Archives for posts with tag: Anthony Hopkins

‚ÄčI just watched Solace, and, along with a general impression, moments and images still flash through my mind. Ironically, it reminded me stylistically of the TV series Hannibal. It used unexpected imagery in artistic ways, embedding impressions flawlessly in the viewing experience. The irony of course is that Anthony Hopkins starred in Solace, long after he made Hannibal Lecter a horrorhousehold name. It’s probably entirely coincidental that the Hannibal Lecter TV series he had nothing to do with had so much in common visually with the movie Solace. It’s very odd, though.

His John Clancy is my favorite of his characters in quite some time. Rich and deep, Clancy gives his portrayer a lot to work with, which he does to perfection. A touch telepath who wears tragedy like an uncomfortable overcoat, he reluctantly helps an old friend find and stop a killer. Along the way, he finds a new friend, a strength he thought he’d lost, and possibly a measure of peace.

For all its artistic beauty, the movie shows crime scenes in real and surreal detail. Some of Clancy’s vision are bloody and violent. All of it leads to a showdown played out on mental as well as physical planes. Emotional trauma is at the forefront of many moments, particularly a satisfying ending I thought I glimpsed early on, from mere hints of foreshadowing. Or perhaps bits of writer’s instinct. 

Jeffrey Dean Morgan played his old friend Joe, a dedicated cop with a secret he knows Clancy knows. The eventual reveal and quiet acknowledgments revealed as part of the story’s unfolding the burdens such a man as John Clancy must bear. Morgan’s excellent performance was a reminder of what a wonderful actor he is, for those who can’t help being caught up in the dark days of the Negpocalypse that is his role on The Walking Dead.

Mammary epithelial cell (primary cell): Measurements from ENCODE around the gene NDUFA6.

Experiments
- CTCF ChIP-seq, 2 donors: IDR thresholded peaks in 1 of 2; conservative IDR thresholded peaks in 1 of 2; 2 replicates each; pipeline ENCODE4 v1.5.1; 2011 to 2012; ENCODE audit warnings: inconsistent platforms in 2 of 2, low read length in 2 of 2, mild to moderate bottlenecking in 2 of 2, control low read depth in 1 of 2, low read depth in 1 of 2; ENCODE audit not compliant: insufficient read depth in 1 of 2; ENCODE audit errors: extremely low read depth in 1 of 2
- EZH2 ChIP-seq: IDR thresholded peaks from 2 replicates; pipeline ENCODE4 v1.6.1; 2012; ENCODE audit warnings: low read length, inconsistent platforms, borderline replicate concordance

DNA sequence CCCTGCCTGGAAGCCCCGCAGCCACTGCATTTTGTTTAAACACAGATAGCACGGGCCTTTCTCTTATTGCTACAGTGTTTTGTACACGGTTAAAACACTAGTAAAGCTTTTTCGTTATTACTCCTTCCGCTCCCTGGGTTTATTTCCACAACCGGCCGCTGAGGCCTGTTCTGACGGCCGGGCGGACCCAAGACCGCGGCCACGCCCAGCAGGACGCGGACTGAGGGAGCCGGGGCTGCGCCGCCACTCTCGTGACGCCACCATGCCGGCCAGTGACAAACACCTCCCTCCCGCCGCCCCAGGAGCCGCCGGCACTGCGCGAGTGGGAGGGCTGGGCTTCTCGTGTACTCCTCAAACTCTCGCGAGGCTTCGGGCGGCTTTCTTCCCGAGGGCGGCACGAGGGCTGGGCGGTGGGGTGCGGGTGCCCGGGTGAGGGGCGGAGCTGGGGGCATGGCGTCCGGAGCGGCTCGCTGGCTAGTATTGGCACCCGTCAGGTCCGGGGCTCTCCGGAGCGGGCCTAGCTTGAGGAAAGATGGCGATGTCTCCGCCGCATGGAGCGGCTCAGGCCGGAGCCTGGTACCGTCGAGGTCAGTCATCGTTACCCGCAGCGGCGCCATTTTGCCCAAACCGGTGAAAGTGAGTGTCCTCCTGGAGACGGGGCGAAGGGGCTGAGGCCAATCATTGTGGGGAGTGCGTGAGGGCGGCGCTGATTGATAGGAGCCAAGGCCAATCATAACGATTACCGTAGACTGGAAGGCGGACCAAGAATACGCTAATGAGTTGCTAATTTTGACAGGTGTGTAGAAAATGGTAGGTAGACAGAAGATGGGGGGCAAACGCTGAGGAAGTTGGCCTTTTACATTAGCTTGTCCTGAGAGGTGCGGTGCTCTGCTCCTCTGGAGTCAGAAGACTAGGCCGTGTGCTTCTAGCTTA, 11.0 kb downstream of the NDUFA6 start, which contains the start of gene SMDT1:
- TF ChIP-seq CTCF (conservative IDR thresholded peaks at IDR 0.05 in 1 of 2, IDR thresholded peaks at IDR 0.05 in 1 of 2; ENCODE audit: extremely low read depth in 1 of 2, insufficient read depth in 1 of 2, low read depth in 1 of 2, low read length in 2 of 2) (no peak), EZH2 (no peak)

I’d seen trailers for Solace for some time. They didn’t do justice to this tight, taut, and mesmerizingly vivid film.

Solace Trailer

Once again I find myself saying I love Twitter. I can’t quite sleep, so of course I start scrolling through, wondering what marvel I will happen upon in the middle of the night. This time it was The Elephant Man who caught my eye.

I’ve been interested in Joseph (John) Merrick, known as The Elephant Man because of his terrible disfigurement, since seeing the movie about him, starring Anthony Hopkins and John Hurt. Many people could not bear to look at him, while conversely others paid to see him. Much of his life was one of degradation and despair.

His eventual friendship with London surgeon Dr. Frederick Treves led to the letters chronicled in this article , which I found extremely moving. They shine a bright light on the wonderful, in the often dismal quality in various walks of life of the people of Victorian England. This Wikipedia entry goes into a lot of fascinating information about this remarkable man’s life. My favorite moment depicted in the movie is that Princess Alexandra befriended him, apparently seeing the erudite nature of the man behind the deformities over which he had no control.